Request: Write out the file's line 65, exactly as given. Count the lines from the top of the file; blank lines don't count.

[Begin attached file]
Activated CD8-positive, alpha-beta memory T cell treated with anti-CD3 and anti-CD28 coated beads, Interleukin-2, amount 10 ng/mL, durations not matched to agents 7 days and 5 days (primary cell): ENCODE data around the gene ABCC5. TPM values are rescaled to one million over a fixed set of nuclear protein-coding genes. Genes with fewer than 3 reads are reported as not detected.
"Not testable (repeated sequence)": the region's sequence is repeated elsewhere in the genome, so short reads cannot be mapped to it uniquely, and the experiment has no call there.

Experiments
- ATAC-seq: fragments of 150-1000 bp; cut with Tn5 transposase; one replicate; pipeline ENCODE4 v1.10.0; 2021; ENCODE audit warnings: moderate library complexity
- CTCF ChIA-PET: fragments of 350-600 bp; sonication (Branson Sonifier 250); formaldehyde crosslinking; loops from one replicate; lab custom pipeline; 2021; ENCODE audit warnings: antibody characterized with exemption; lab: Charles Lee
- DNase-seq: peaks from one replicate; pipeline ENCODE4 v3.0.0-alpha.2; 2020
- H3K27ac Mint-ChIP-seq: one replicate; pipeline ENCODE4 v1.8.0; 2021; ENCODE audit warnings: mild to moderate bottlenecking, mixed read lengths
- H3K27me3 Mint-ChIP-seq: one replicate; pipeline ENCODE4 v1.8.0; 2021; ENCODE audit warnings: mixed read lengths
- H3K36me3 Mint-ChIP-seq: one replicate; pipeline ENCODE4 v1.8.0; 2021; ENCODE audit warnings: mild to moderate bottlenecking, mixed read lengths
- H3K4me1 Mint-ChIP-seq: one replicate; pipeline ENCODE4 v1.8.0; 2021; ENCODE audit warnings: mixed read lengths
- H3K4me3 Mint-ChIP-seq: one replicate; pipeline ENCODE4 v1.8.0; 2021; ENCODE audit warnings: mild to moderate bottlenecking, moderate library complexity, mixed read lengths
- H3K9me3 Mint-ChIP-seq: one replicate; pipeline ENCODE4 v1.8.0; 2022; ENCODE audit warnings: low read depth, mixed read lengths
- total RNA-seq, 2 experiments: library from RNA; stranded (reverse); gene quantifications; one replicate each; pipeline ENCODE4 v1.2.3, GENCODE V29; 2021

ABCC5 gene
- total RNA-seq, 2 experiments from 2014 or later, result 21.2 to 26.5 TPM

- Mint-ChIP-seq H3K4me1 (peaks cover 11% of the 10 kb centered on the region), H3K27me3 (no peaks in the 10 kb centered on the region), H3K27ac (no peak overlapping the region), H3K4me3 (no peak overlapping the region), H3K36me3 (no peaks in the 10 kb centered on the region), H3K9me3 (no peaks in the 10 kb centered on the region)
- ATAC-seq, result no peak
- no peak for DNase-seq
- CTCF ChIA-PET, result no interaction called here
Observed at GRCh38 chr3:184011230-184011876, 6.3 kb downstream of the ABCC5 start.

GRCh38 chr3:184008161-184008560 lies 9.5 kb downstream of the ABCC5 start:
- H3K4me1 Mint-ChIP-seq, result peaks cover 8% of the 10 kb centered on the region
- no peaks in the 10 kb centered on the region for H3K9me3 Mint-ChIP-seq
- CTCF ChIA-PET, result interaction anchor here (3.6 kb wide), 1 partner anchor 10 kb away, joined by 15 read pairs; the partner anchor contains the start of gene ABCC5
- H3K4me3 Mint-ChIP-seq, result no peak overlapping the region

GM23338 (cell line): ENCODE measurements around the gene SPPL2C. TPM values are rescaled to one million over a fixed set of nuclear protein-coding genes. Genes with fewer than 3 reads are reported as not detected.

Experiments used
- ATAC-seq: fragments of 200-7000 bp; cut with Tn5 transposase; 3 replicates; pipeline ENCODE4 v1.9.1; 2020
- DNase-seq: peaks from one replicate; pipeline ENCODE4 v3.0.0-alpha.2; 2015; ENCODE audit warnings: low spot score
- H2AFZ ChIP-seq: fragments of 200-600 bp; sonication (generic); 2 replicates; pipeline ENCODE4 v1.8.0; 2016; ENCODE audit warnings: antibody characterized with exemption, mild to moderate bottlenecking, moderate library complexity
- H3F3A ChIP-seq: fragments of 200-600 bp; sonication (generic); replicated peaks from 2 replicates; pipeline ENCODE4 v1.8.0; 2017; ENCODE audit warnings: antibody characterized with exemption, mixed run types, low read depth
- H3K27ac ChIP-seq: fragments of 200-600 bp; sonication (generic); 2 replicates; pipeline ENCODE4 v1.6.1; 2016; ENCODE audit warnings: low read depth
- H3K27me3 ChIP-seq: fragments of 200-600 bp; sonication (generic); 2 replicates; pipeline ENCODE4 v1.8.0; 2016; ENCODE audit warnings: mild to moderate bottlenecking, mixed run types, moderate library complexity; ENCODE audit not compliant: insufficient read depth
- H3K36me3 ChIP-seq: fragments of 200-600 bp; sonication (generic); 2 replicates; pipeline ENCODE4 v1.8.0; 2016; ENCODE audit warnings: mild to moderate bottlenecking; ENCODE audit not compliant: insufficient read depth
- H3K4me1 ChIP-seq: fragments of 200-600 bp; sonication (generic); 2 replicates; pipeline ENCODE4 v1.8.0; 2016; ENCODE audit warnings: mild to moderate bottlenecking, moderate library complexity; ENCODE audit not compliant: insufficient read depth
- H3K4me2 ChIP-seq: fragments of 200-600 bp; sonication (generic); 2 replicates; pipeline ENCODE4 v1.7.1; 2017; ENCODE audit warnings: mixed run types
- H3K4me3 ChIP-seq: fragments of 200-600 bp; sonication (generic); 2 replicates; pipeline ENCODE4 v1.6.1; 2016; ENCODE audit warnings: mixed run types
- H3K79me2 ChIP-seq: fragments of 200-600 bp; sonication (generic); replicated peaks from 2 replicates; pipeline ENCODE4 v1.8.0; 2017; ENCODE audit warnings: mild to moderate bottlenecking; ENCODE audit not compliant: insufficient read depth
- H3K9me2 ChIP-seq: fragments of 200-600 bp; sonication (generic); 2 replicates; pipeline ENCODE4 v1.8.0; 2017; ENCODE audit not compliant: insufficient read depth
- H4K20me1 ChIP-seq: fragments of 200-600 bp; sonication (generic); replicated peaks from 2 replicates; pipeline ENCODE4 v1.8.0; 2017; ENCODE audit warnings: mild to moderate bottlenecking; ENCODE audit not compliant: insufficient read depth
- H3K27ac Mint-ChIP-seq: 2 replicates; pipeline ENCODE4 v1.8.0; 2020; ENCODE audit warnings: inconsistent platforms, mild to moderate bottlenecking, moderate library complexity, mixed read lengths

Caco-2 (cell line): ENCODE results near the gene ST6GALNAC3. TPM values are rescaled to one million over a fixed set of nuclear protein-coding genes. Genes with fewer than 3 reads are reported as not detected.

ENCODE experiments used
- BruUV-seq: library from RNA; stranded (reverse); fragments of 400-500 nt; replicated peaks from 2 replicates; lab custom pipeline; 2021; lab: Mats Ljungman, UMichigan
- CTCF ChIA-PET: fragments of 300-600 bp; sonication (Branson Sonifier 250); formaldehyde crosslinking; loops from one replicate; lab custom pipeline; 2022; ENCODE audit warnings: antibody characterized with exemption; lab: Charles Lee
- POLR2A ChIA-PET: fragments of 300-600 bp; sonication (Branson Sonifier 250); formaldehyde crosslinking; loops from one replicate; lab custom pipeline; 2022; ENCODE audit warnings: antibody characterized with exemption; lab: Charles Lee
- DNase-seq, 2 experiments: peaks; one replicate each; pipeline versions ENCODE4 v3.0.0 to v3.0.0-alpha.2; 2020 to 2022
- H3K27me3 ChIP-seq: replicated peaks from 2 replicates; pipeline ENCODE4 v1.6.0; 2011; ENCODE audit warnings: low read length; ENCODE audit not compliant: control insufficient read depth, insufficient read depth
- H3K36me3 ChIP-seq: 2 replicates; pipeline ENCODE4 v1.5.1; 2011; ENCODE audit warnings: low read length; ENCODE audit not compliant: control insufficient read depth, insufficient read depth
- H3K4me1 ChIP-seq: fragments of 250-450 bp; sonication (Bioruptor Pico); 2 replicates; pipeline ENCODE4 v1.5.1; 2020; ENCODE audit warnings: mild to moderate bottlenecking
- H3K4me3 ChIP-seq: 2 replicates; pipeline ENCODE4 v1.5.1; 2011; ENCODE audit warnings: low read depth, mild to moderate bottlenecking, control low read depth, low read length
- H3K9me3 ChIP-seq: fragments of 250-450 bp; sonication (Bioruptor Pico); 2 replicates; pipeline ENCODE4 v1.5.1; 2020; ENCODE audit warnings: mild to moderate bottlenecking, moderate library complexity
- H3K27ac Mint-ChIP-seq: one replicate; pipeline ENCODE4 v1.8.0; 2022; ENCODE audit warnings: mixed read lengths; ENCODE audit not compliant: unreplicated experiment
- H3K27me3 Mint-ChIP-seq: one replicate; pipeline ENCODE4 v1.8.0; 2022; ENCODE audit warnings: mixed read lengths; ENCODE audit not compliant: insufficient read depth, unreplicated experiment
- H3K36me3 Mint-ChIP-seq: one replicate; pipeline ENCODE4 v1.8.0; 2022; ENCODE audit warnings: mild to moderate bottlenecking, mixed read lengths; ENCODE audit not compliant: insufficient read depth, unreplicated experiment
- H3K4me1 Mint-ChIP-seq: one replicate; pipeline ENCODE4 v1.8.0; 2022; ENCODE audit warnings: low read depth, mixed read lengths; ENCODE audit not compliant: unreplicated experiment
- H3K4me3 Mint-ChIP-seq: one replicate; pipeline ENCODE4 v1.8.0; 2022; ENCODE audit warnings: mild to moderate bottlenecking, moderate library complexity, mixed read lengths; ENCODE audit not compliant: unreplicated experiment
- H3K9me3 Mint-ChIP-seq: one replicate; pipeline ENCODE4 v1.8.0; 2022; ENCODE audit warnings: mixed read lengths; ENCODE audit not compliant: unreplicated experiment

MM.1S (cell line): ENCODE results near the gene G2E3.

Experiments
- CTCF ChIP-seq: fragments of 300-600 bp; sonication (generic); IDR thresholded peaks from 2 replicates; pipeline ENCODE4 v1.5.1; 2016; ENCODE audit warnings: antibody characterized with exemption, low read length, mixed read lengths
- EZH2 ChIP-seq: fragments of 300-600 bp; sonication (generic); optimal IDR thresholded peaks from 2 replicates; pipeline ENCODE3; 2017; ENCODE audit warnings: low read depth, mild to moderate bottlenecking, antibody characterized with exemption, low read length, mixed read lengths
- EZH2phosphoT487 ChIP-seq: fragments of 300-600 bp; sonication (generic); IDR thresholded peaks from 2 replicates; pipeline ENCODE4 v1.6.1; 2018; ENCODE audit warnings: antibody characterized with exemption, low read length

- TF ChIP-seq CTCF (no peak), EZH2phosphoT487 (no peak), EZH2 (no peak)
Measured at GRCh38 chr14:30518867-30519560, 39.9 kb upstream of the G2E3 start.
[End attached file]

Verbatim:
Measured at GRCh38 chr14:30518867-30519560, 39.9 kb upstream of the G2E3 start.